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Beyond Optics: Why Board Diversity Really Matters

Why should non-diverse boards set off alarms?

By Lucy P. Marcus

Discussions around diversity in the board room often focus on gender, and indeed women are severely under-represented on boards. Importantly, though, the lack of women on boards is a reflection of a wider problem: it is one of color, age, international perspective and more.

A lack of diversity is not simply a problem of “optics.” It looks skewed not to have a diverse board; but just because in the modern world it looks odd, does it make a difference in real economic terms? Does it actually affect the bottom line? To my mind the answer is a resounding yes. We do not need diversity for diversity’s sake, but because board diversity contributes to the profitability of the business.

There is a fundamental economic reason why diversity is important: diversity of thought, experience, knowledge, understanding, perspective and age means that a board is more capable of seeing and understand risks and coming up with robust solutions to address them. Businesses led by diverse boards that reflect the whole breadth of their stakeholders and business environment will be more successful. They are more in touch with their customers’ demands, investors’ expectations, staff’s concerns and they have a forum inside the board room where these different perspectives come together and successful future proofing business strategies can be devised.

An argument I have heard against actively seeking diversity on the board is a fear that too much diversity and independence of thought can be damaging to the cohesion of the board. Yet, for healthy boards with capable chairs, the very opposite is true. Board cohesion is vital, and everyone needs to be moving in the same direction, but within that agreed direction, the modern board requires open, constructive and dynamic discussion, rooted in respect and regard for the people around the table.

To come to the most robust conclusions, there needs to be rigorous discussion and action drawing on a whole range of stakeholder perspectives, fueled by as much diversity of thought and experience as possible. If everyone on the board is the same, then discussion will be dull, decisions stagnant, and the business will suffer. In my experience the result of a diverse dynamic group is a more capable and better functioning board that can withstand the challenges of an ever-shifting landscape in which the organization it serves operates.

It is not sufficient to have “diversity policies” in place. If a business is not demonstrating in deed that it values diversity, diversity policies are worth less than the paper they are printed on. Diversity is a matter of organizational culture, and significantly this is set through example from the top. A diverse board demonstrates that diversity is a value that the company holds throughout its business—the resulting culture then is not one in which the mentality is one of the lowest common denominator (how little can we get away with?), but one in which diversity is valued as part of building a robust and sustainable business. Diversity then becomes part of very DNA that marks a business out as healthy and ready to face the future.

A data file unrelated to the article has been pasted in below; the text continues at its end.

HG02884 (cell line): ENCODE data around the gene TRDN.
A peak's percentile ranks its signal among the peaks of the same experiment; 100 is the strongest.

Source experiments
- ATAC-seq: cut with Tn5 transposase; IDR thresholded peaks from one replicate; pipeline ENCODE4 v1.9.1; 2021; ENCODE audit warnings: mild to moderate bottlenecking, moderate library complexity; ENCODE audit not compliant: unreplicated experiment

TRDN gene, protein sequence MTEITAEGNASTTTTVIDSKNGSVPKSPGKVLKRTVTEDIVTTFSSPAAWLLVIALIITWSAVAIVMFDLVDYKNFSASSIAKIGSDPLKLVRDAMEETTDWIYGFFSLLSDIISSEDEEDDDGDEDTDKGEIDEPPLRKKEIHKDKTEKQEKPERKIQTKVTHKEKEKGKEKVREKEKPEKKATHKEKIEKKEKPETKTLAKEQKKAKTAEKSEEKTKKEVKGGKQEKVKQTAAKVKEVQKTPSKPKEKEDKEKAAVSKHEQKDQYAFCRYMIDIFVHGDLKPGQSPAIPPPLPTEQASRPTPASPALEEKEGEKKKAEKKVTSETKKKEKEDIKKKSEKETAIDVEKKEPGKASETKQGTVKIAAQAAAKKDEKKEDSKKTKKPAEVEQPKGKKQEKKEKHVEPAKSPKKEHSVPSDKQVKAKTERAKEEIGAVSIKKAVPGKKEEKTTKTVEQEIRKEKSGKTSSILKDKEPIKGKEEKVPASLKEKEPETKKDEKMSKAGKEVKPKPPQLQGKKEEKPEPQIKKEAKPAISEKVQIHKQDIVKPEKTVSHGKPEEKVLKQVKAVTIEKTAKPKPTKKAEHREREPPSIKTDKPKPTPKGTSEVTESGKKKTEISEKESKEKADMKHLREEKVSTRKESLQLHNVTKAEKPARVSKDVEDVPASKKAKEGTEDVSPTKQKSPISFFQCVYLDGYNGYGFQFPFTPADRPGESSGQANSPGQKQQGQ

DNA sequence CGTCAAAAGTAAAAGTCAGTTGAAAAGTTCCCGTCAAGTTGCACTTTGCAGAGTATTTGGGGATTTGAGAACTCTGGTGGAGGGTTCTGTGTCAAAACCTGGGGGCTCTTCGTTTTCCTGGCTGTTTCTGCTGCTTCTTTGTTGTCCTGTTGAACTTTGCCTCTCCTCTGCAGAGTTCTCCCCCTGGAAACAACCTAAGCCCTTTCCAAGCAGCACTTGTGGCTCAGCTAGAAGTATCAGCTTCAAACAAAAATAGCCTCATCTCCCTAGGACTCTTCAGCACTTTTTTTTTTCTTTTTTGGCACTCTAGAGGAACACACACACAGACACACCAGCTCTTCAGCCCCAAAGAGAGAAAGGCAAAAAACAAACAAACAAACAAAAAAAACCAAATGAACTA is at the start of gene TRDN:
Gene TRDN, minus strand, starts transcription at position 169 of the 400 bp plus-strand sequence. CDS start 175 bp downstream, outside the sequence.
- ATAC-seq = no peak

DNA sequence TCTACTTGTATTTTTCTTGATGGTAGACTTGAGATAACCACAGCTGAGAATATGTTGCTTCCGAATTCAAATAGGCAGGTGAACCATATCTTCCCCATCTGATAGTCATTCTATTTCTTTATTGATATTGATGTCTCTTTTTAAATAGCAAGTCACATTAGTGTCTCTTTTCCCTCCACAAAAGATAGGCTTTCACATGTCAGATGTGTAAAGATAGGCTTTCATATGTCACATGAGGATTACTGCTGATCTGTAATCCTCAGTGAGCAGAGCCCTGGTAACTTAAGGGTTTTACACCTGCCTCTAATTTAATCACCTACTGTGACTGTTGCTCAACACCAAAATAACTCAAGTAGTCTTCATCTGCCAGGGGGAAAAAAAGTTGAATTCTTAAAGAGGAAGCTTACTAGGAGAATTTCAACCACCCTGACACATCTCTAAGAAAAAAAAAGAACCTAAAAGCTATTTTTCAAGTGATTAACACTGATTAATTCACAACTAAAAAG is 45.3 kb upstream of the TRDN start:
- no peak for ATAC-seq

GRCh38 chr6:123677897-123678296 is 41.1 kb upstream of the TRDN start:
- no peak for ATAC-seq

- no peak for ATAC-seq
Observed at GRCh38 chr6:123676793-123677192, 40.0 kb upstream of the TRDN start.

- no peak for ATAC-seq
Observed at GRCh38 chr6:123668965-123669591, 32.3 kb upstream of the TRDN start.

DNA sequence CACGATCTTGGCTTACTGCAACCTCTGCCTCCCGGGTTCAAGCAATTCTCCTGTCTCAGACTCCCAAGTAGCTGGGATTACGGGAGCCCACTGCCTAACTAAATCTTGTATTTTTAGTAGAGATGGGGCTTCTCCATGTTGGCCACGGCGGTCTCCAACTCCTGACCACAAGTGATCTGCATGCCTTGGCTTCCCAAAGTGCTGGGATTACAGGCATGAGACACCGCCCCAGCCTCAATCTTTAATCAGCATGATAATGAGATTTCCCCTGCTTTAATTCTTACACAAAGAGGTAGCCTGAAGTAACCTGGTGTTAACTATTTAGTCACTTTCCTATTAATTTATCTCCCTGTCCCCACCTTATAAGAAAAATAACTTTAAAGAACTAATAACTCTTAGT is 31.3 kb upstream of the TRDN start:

Diversity is not a static one-time goal boards need to achieve, but one that poses a constant challenge of renewal. Good corporate governance requires “turn over” in the board room so organizations are capable of dealing with the challenges of today and the tomorrow.

In an ever more global business environment, diversity also has an international dimension that extends beyond gender, culture, age, etc. Every board needs to keep a finger on the pulse of what is happening around the world. International diversity broadens a board’s global knowledge and understanding, and how this affects the environment in which the organization it serves operates. International diversity means the best boards will be able to be proactive in instituting these changes, striving to live up to the highest standards of corporate governance from around the world, not simply waiting for the world to force them to do so.

When I see a business with a board that has a preponderance of people with similar, if not identical, profiles, it is a signal it is not a healthy business. It is a canary in a mine that says they are not looking after the fundamentals of the business. Non-diverse boards set my alarm bells ringing because it is good corporate governance and good business sense to have diversity of thought, experience, knowledge, understanding, perspective and age, as well as a reflection of the whole range of a business’ stakeholders: customers, employees, investors and the communities in which they operate. If a board is not diverse, it makes me wonder about the business as a whole.

(Note: This article was posted on The Huffington Post and an extended version of this was originally published on the Marcus Ventures website. Also, Lucy recently gave a TEDx talk on Boardroom Activism.)

About Lucy P. Marcus 

The founder and CEO of Marcus Venture Consulting, Lucy P. Marcus currently serves as the non-executive chair of the Mobius Life Sciences Fund and as a non-executive director and chair of the board audit committee of BioCity Nottingham. She is a fellow at the University of Cambridge’s Judge Business School and a member of the board of IE Business School. She is a prolific writer on global economic trends and best practices for corporate governance, venture capital, entrepreneurship, biotech, cleantech and women in business, and regularly speaks on these topics to diverse audiences around the globe.

Follow Lucy P. Marcus on Twitter: @lucymarcus

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